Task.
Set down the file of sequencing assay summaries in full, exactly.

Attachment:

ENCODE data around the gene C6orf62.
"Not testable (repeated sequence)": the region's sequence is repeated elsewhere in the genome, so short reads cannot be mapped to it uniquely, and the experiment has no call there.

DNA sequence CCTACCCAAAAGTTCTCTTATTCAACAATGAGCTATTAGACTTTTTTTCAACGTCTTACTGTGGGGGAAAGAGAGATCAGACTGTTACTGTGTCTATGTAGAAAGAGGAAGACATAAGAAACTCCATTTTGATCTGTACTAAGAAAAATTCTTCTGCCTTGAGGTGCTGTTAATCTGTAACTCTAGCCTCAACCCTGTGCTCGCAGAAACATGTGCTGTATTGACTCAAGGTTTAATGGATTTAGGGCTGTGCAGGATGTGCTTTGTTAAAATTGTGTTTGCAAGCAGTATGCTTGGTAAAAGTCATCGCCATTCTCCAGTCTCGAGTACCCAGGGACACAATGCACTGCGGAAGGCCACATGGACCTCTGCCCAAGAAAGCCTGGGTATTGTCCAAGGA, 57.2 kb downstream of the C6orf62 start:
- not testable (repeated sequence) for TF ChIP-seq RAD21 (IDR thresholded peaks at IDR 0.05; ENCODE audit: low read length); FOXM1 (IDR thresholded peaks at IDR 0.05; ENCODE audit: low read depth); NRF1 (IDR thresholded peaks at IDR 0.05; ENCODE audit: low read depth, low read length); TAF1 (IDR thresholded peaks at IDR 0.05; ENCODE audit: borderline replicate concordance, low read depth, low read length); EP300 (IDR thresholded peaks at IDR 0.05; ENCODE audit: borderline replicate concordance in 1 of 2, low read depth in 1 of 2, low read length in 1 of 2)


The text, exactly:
ENCODE data around the gene C6orf62.
"Not testable (repeated sequence)": the region's sequence is repeated elsewhere in the genome, so short reads cannot be mapped to it uniquely, and the experiment has no call there.

DNA sequence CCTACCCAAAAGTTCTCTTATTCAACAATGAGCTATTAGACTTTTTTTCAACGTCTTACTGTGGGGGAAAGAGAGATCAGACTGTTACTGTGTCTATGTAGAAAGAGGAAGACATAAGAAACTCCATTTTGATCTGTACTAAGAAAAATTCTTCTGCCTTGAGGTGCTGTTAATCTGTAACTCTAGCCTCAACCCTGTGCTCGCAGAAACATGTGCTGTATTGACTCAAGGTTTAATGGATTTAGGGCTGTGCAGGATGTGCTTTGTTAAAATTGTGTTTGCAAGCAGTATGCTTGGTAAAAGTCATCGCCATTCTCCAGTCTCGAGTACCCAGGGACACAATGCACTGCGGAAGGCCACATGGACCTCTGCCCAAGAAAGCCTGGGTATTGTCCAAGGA, 57.2 kb downstream of the C6orf62 start:
- not testable (repeated sequence) for TF ChIP-seq RAD21 (IDR thresholded peaks at IDR 0.05; ENCODE audit: low read length); FOXM1 (IDR thresholded peaks at IDR 0.05; ENCODE audit: low read depth); NRF1 (IDR thresholded peaks at IDR 0.05; ENCODE audit: low read depth, low read length); TAF1 (IDR thresholded peaks at IDR 0.05; ENCODE audit: borderline replicate concordance, low read depth, low read length); EP300 (IDR thresholded peaks at IDR 0.05; ENCODE audit: borderline replicate concordance in 1 of 2, low read depth in 1 of 2, low read length in 1 of 2)